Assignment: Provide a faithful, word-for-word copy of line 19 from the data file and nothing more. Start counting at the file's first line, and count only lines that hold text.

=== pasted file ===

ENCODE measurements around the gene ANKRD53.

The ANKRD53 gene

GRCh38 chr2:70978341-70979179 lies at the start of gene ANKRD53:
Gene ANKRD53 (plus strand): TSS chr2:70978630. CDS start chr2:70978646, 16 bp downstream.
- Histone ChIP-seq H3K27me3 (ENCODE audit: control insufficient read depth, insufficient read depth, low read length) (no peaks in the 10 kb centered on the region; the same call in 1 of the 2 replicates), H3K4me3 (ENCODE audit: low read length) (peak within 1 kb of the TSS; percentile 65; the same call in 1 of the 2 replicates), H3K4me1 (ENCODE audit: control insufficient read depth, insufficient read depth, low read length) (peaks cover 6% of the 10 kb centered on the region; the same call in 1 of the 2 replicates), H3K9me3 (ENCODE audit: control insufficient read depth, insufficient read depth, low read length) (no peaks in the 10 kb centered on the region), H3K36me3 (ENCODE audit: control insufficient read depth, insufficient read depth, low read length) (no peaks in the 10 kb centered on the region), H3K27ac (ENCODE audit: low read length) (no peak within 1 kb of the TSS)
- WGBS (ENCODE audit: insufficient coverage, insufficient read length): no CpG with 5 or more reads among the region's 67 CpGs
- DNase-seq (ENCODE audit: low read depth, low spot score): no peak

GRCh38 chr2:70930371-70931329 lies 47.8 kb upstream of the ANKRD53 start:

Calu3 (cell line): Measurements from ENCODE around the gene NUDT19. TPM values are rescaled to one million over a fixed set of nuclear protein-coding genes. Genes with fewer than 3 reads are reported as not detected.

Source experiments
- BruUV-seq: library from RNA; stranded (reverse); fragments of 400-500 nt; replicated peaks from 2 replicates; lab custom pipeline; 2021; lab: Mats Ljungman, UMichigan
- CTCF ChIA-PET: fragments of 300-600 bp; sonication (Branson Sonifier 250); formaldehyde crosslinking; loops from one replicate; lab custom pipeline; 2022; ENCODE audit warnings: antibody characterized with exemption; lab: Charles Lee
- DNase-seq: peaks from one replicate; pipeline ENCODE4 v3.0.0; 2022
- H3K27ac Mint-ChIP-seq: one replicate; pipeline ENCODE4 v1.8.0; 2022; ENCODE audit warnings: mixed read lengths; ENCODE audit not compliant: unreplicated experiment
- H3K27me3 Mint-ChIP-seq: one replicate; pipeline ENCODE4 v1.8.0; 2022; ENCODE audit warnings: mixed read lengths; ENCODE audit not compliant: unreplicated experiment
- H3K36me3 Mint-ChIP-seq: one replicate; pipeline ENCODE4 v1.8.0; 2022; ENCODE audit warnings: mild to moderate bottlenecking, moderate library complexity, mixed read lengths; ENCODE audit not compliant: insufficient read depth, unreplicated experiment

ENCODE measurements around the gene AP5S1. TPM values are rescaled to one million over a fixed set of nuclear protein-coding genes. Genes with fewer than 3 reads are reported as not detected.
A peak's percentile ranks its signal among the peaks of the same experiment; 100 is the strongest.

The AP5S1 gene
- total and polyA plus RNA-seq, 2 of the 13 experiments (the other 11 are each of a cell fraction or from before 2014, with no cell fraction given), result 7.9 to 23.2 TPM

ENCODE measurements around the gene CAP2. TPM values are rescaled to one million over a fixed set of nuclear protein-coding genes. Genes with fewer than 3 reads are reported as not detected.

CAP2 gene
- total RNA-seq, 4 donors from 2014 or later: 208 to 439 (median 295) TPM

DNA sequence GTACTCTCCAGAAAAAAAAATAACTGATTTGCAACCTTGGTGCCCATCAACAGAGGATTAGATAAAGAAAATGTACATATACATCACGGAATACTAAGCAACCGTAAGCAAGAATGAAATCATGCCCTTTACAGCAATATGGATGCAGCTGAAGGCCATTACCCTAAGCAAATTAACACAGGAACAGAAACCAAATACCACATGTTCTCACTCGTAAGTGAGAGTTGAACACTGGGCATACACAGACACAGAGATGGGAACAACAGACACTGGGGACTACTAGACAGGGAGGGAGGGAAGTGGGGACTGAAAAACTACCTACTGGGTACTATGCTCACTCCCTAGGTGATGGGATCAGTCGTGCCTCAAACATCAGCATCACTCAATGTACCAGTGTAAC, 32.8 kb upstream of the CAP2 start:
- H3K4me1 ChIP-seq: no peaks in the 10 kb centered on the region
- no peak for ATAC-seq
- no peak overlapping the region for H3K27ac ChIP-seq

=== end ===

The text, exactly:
The AP5S1 gene